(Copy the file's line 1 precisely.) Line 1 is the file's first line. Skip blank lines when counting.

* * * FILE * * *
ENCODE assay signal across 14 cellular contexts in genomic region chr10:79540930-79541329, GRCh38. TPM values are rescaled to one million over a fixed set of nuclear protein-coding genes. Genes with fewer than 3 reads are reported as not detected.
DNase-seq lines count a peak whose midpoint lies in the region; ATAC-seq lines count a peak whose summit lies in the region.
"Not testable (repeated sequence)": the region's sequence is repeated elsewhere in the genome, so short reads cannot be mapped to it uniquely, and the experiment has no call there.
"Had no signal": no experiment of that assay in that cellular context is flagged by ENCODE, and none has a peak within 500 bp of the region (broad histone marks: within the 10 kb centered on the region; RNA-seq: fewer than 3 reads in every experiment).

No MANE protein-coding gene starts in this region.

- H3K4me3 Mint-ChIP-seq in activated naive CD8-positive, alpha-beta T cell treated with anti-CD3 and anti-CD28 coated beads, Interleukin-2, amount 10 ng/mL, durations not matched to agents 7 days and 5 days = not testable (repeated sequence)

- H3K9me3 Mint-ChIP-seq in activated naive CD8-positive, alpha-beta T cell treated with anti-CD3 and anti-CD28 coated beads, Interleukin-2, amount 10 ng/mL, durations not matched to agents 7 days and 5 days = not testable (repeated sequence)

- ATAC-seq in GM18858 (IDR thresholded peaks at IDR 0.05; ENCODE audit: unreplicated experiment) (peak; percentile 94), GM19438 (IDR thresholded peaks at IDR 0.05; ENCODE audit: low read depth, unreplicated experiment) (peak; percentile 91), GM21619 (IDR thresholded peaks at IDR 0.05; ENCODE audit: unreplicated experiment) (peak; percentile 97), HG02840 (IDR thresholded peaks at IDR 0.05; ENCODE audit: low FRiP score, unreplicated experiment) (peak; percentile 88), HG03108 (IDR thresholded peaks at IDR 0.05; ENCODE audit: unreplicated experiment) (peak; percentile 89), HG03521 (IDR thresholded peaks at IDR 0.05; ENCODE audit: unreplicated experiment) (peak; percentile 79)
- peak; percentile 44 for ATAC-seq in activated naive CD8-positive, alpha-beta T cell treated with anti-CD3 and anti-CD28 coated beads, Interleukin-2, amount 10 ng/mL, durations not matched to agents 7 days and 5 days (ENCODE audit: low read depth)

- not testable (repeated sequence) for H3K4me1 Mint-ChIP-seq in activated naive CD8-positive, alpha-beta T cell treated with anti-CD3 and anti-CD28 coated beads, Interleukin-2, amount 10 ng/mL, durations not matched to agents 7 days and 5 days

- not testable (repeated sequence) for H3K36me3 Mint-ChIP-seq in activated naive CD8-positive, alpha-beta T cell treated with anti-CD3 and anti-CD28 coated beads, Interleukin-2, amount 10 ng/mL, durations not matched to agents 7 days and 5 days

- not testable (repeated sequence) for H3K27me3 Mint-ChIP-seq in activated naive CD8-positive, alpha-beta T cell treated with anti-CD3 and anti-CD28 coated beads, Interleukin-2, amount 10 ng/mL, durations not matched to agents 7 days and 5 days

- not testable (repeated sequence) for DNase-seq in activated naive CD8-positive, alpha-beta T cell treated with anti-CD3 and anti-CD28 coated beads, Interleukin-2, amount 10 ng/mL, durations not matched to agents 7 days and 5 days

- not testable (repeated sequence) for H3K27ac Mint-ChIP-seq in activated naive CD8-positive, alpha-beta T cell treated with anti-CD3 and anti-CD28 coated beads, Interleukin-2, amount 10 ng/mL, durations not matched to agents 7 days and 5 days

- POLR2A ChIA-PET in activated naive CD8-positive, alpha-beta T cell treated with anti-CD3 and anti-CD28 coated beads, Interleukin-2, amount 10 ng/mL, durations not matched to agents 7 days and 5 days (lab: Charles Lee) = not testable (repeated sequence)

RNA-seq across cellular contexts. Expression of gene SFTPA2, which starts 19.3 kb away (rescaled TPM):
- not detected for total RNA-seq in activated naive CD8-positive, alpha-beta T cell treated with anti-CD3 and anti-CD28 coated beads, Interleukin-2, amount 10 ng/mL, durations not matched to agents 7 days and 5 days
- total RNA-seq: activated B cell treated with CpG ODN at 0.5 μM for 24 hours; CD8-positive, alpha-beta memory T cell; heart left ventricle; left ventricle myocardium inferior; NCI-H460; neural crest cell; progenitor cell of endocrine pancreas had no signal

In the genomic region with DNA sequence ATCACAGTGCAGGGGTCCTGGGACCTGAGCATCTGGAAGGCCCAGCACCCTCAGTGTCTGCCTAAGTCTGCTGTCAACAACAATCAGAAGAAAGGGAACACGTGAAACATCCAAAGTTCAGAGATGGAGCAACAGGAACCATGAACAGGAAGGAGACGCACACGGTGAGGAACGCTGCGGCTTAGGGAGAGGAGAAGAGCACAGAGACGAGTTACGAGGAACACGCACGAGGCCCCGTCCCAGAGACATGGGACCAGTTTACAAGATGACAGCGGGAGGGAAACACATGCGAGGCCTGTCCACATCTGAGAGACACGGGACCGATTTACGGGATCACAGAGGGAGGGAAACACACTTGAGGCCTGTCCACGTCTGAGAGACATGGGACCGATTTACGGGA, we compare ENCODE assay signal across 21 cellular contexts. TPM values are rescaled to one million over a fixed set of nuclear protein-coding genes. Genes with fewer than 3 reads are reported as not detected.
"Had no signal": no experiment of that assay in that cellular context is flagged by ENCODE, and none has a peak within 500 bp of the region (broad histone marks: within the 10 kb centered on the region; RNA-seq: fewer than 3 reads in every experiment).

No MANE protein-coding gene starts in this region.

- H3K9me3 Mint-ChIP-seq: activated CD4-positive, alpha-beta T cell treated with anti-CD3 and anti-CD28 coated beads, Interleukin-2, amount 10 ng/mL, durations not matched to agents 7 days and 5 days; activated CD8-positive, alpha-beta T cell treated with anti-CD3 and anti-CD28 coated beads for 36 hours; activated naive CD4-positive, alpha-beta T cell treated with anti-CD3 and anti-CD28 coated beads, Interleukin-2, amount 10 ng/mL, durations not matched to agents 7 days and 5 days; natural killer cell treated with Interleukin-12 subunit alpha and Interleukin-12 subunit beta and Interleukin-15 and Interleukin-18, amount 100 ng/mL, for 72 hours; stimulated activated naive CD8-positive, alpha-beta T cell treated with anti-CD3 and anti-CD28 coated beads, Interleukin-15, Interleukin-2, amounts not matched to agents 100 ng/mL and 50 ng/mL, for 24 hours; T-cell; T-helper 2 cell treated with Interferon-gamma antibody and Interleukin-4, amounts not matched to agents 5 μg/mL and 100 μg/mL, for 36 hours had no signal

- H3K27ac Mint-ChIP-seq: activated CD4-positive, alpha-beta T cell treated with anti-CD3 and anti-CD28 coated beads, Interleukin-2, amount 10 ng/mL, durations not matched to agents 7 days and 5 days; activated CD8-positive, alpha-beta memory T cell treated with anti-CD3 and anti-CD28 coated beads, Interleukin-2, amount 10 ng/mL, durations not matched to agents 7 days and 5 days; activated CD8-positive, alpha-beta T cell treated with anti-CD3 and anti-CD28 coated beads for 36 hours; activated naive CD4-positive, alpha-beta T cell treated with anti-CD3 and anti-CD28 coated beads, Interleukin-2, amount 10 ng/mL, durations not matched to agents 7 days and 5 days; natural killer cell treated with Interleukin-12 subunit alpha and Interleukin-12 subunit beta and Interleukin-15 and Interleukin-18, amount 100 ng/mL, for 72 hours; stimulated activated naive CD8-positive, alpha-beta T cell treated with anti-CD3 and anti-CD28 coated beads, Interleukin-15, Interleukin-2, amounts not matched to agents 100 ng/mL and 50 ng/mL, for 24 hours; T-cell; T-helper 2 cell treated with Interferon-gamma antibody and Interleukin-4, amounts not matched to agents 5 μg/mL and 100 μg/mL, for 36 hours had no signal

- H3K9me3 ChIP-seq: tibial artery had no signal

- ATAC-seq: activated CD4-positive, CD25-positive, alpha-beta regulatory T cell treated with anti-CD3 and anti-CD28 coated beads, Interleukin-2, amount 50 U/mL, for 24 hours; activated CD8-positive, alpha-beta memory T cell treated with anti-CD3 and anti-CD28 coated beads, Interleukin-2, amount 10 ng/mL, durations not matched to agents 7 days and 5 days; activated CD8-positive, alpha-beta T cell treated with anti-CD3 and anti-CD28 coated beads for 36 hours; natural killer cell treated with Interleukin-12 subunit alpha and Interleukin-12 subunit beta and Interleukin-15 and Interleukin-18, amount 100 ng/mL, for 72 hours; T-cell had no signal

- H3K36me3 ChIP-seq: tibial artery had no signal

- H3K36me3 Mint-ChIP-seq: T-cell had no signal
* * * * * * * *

ENCODE assay signal across 14 cellular contexts in genomic region chr10:79540930-79541329, GRCh38. TPM values are rescaled to one million over a fixed set of nuclear protein-coding genes. Genes with fewer than 3 reads are reported as not detected.